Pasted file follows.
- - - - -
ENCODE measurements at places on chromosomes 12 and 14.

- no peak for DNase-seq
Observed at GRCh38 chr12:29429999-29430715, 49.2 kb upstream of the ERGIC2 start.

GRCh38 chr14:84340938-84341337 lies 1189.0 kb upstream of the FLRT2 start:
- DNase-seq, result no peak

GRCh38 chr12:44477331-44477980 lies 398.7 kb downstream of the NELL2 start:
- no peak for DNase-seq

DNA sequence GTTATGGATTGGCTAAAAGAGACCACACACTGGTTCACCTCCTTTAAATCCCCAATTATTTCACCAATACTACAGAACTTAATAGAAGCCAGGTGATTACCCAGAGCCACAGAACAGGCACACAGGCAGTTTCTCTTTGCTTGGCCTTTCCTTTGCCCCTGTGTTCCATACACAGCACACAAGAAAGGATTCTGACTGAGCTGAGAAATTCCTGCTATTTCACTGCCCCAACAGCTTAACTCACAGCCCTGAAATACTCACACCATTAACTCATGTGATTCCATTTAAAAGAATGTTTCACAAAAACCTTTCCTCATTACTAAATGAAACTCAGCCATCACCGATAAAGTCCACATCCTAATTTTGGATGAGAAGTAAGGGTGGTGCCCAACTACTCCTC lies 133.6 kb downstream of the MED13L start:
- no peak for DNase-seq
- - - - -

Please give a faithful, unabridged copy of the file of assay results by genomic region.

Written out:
ENCODE measurements at places on chromosomes 12 and 14.

- no peak for DNase-seq
Observed at GRCh38 chr12:29429999-29430715, 49.2 kb upstream of the ERGIC2 start.

GRCh38 chr14:84340938-84341337 lies 1189.0 kb upstream of the FLRT2 start:
- DNase-seq, result no peak

GRCh38 chr12:44477331-44477980 lies 398.7 kb downstream of the NELL2 start:
- no peak for DNase-seq

DNA sequence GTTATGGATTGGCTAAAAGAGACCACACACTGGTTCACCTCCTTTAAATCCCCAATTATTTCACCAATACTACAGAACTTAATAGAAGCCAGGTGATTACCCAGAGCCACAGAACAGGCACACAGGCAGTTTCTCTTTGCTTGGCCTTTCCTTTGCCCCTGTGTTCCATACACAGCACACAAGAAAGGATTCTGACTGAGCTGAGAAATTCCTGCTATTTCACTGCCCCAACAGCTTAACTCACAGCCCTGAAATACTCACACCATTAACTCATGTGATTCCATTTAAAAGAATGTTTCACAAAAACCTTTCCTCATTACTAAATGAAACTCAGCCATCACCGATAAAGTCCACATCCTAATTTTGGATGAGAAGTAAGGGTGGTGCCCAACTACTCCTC lies 133.6 kb downstream of the MED13L start:
- no peak for DNase-seq